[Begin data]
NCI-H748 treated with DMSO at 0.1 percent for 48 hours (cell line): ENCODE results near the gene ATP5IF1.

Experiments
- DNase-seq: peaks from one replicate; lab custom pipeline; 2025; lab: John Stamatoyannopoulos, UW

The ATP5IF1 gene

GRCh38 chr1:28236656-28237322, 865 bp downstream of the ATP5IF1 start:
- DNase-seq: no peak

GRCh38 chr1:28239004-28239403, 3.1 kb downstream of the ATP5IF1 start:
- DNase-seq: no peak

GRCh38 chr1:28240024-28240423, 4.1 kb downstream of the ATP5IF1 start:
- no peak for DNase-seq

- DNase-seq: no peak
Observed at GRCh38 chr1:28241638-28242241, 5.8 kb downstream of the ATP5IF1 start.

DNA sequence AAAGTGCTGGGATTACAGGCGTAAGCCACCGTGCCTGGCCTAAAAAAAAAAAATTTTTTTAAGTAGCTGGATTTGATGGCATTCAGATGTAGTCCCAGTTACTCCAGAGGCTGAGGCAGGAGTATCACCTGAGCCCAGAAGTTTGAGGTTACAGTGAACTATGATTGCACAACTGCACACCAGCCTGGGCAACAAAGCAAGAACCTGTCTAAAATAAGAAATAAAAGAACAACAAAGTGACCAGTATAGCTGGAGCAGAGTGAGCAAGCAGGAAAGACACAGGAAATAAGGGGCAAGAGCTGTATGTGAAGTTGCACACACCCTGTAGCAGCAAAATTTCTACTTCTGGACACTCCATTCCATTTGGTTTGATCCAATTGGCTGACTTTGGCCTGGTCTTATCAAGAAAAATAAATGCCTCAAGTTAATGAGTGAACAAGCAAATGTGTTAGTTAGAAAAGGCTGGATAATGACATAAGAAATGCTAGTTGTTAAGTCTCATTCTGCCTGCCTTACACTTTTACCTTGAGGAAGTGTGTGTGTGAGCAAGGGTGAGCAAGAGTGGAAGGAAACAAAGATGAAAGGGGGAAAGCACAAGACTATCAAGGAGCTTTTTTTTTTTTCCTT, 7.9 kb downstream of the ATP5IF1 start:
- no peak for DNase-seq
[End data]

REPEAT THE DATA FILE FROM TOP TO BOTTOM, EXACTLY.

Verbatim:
NCI-H748 treated with DMSO at 0.1 percent for 48 hours (cell line): ENCODE results near the gene ATP5IF1.

Experiments
- DNase-seq: peaks from one replicate; lab custom pipeline; 2025; lab: John Stamatoyannopoulos, UW

The ATP5IF1 gene

GRCh38 chr1:28236656-28237322, 865 bp downstream of the ATP5IF1 start:
- DNase-seq: no peak

GRCh38 chr1:28239004-28239403, 3.1 kb downstream of the ATP5IF1 start:
- DNase-seq: no peak

GRCh38 chr1:28240024-28240423, 4.1 kb downstream of the ATP5IF1 start:
- no peak for DNase-seq

- DNase-seq: no peak
Observed at GRCh38 chr1:28241638-28242241, 5.8 kb downstream of the ATP5IF1 start.

DNA sequence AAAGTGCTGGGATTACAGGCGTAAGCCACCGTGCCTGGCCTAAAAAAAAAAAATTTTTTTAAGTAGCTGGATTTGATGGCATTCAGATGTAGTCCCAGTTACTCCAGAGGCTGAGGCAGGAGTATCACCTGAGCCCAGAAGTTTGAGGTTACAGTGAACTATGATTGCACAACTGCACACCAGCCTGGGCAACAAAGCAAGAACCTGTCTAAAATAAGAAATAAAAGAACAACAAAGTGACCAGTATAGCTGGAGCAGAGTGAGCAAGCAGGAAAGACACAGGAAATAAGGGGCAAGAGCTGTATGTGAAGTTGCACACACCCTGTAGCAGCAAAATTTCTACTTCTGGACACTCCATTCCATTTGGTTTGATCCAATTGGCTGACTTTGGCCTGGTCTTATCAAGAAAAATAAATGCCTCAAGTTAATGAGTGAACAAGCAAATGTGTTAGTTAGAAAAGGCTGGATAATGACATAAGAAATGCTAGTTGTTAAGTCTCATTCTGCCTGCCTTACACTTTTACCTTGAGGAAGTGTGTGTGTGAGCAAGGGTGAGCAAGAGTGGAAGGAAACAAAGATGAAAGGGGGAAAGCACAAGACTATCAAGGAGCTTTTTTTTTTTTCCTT, 7.9 kb downstream of the ATP5IF1 start:
- no peak for DNase-seq